CAEM’s emissions treatment system receives CARB approval

5 July 2015 (Last Updated July 5th, 2015 18:30)

Clean Air Engineering-Maritime (CAEM) has secured approval from California air resources board (CARB) for its first commercially ready ship emissions capturing system.

CARB

Clean Air Engineering-Maritime (CAEM) has secured approval from California air resources board (CARB) for its first commercially ready ship emissions capturing system.

Named the maritime emissions treatment system (METS-1), the new solution can be positioned over vessels’ smoke stacks, and will be capable of capturing and treating more than 90% of particulate matter (PM), NOx, SO2, and related diesel pollutants emitted.

Developed in collaboration with Tri-Mer Corporation of Owosso, the new system is mounted and deployed from a barge positioned alongside ships berthed at the Port of Los Angeles.

CAEM principal Nick Tonsich said: "The METS-1 will have an immediate, direct and positive impact on the communities surrounding the Port of Los Angeles and Long Beach.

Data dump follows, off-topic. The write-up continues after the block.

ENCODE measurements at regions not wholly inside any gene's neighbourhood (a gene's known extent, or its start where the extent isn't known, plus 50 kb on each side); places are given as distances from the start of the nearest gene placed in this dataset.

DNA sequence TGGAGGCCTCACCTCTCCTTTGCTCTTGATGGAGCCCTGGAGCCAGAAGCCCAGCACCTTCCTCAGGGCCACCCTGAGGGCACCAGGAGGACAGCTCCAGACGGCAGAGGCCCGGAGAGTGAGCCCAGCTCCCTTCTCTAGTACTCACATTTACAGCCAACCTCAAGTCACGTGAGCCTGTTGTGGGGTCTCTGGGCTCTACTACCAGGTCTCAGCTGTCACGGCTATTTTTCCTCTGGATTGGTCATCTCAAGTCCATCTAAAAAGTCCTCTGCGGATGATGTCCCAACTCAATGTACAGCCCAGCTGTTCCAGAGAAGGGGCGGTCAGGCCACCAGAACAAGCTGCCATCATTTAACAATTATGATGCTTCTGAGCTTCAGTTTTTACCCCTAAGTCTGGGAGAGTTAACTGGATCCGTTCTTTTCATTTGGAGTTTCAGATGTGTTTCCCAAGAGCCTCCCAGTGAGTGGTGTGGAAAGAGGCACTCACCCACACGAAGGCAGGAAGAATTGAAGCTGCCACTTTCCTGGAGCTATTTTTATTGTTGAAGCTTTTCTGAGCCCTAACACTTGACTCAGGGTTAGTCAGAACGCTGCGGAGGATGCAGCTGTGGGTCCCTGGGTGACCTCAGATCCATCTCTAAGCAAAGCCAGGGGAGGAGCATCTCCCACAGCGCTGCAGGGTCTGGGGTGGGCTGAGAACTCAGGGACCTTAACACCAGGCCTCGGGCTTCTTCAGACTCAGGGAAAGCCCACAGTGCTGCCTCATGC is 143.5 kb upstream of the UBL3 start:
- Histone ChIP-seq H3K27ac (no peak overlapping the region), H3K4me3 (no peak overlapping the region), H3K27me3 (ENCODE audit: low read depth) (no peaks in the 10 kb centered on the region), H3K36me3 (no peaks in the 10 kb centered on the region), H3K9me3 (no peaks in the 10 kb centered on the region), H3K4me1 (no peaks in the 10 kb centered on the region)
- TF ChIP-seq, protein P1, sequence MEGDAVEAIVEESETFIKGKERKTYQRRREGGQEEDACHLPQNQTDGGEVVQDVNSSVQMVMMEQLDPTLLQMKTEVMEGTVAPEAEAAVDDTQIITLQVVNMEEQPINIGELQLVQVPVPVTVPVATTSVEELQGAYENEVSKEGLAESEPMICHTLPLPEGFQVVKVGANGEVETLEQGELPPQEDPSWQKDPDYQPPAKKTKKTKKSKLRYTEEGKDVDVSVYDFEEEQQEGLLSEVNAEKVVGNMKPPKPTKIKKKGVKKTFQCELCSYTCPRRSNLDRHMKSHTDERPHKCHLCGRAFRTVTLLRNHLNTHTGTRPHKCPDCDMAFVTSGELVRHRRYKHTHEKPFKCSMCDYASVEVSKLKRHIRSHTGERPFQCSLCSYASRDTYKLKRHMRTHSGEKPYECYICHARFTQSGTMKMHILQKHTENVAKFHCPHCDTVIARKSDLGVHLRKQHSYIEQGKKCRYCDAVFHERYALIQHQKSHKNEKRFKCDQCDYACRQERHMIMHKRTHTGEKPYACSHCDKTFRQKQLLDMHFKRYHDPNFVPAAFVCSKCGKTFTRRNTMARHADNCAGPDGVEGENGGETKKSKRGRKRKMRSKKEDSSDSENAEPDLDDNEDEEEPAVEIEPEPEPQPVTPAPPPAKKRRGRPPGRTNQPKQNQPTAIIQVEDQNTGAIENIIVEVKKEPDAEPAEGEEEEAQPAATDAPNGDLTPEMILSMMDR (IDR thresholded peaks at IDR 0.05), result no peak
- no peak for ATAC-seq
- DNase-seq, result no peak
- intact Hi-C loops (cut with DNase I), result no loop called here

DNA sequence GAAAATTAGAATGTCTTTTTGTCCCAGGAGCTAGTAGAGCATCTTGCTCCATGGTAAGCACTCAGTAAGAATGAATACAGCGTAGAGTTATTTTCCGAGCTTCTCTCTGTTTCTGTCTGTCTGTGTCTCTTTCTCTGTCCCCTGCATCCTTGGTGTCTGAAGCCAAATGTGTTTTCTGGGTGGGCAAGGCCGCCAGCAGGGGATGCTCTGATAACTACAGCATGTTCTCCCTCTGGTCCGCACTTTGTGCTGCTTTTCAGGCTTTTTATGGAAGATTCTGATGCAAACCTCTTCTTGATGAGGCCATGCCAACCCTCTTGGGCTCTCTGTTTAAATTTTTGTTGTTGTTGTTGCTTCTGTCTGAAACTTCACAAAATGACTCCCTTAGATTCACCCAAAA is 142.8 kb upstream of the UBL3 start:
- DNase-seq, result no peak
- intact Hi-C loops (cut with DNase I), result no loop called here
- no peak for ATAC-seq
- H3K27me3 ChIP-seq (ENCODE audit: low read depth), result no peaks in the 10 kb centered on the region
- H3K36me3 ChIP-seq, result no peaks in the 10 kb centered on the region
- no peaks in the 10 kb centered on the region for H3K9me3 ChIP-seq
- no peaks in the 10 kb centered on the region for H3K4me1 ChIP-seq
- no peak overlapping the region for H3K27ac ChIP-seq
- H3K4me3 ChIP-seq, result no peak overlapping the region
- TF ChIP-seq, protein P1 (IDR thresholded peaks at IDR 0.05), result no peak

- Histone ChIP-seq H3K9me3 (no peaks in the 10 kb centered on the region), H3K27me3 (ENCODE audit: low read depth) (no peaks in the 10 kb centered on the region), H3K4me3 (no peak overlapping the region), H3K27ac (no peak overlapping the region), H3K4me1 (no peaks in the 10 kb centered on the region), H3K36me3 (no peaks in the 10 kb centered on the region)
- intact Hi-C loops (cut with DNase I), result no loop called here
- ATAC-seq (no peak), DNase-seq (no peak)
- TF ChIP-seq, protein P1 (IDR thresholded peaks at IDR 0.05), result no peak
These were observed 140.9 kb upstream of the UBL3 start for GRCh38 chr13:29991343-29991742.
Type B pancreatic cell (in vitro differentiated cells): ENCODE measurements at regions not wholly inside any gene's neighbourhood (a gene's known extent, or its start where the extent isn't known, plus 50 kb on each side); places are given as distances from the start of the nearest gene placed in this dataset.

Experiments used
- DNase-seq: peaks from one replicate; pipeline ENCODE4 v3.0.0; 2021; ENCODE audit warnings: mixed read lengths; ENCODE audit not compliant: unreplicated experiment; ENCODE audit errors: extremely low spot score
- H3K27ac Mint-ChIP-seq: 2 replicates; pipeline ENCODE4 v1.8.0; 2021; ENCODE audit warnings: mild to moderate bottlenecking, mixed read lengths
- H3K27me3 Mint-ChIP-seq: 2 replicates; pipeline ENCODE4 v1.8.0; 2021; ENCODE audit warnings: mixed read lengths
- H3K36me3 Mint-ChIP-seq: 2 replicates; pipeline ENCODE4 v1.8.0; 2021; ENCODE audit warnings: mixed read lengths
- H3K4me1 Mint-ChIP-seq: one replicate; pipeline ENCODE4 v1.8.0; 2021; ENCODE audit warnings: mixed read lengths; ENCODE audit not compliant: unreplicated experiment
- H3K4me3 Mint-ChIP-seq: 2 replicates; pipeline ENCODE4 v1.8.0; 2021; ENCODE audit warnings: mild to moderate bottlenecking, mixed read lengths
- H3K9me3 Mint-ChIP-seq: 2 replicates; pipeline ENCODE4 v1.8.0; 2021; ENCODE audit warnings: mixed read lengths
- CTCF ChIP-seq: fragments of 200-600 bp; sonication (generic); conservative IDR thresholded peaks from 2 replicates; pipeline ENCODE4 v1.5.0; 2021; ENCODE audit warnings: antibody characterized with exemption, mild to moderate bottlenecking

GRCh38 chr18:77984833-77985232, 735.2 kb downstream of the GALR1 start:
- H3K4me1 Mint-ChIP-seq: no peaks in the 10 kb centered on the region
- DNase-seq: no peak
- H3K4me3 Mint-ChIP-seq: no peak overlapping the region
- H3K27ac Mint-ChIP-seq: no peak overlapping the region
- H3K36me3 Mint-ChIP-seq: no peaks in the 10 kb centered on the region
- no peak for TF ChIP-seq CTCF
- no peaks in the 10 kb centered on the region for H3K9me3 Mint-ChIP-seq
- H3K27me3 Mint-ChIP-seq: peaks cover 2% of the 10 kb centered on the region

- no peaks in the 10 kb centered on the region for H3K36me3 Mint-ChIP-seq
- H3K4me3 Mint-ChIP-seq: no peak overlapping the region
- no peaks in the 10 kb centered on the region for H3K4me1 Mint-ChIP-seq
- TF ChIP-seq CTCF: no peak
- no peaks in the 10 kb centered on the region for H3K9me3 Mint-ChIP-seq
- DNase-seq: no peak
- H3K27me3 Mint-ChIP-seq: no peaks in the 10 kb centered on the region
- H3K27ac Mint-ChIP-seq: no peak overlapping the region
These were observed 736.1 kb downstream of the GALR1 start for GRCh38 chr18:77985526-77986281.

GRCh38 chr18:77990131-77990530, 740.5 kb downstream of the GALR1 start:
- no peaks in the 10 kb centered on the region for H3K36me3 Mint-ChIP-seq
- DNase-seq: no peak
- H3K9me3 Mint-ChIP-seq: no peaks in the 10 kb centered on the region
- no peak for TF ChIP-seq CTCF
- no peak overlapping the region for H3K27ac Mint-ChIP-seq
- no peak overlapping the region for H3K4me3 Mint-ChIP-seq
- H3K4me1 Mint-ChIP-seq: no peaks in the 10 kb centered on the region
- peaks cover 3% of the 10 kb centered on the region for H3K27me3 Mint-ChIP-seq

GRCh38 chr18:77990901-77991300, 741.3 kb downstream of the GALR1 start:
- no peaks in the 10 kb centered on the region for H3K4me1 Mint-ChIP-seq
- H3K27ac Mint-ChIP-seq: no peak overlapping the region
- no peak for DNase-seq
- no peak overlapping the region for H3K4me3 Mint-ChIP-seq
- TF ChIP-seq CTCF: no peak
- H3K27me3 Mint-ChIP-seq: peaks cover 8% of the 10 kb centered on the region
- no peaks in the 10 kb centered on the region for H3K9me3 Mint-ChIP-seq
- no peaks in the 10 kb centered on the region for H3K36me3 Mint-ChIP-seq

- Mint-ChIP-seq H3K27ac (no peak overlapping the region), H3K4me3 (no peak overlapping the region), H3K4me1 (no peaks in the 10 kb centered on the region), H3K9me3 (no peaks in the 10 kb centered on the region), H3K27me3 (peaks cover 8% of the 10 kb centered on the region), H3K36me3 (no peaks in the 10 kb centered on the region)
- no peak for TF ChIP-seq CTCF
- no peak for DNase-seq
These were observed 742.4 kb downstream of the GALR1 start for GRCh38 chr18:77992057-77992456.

" The METS-1 will have an immediate, direct and positive impact on the communities surrounding the Port of Los Angeles and Long Beach."

"In the long-term, given the fact that there are so many ships in the world’s fleet without cold-ironing capability, the METS system could have a profound impact on the entire shipping industry and our global environment."

The new solution is the first CARB-approved alternative to ‘plugging in’ to shore-side power, which is the current standard that complies with California’s regulation for airborne toxic control measure for auxiliary diesel engines operating on ocean-going vessels at-berth in a California port (At-Berth).

The METS project received a $1.5m grant from the Port of Los Angeles’s technology advancement programme (TAP) to TraPac, which made a deal with CAEM to conduct research and develop on the METS project.

From last year, the CARB testing comprised performance evaluations of the METS on five separate vessels for a minimum of 200 hours.


Image: Cargo ship in port being loaded with containers. Photo: courtesy of Marketwire LP.